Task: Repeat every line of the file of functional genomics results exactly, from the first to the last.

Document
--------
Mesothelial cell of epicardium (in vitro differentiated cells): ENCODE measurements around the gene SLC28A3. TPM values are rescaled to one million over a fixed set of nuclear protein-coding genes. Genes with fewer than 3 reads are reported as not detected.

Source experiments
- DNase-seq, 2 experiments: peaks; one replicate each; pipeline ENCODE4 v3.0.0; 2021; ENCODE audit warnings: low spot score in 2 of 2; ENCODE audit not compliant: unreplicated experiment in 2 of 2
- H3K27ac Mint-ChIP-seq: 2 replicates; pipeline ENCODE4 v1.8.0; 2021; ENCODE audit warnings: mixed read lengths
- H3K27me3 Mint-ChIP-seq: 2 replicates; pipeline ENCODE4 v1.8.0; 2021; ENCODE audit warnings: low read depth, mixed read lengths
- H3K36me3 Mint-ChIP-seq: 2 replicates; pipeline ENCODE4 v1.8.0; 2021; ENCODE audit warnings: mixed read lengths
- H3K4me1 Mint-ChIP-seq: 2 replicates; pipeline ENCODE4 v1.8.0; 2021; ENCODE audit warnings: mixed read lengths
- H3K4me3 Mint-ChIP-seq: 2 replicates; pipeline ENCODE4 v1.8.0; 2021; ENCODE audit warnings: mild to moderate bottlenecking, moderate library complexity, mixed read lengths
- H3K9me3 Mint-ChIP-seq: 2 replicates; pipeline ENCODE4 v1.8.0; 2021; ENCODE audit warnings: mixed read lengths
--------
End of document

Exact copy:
Mesothelial cell of epicardium (in vitro differentiated cells): ENCODE measurements around the gene SLC28A3. TPM values are rescaled to one million over a fixed set of nuclear protein-coding genes. Genes with fewer than 3 reads are reported as not detected.

Source experiments
- DNase-seq, 2 experiments: peaks; one replicate each; pipeline ENCODE4 v3.0.0; 2021; ENCODE audit warnings: low spot score in 2 of 2; ENCODE audit not compliant: unreplicated experiment in 2 of 2
- H3K27ac Mint-ChIP-seq: 2 replicates; pipeline ENCODE4 v1.8.0; 2021; ENCODE audit warnings: mixed read lengths
- H3K27me3 Mint-ChIP-seq: 2 replicates; pipeline ENCODE4 v1.8.0; 2021; ENCODE audit warnings: low read depth, mixed read lengths
- H3K36me3 Mint-ChIP-seq: 2 replicates; pipeline ENCODE4 v1.8.0; 2021; ENCODE audit warnings: mixed read lengths
- H3K4me1 Mint-ChIP-seq: 2 replicates; pipeline ENCODE4 v1.8.0; 2021; ENCODE audit warnings: mixed read lengths
- H3K4me3 Mint-ChIP-seq: 2 replicates; pipeline ENCODE4 v1.8.0; 2021; ENCODE audit warnings: mild to moderate bottlenecking, moderate library complexity, mixed read lengths
- H3K9me3 Mint-ChIP-seq: 2 replicates; pipeline ENCODE4 v1.8.0; 2021; ENCODE audit warnings: mixed read lengths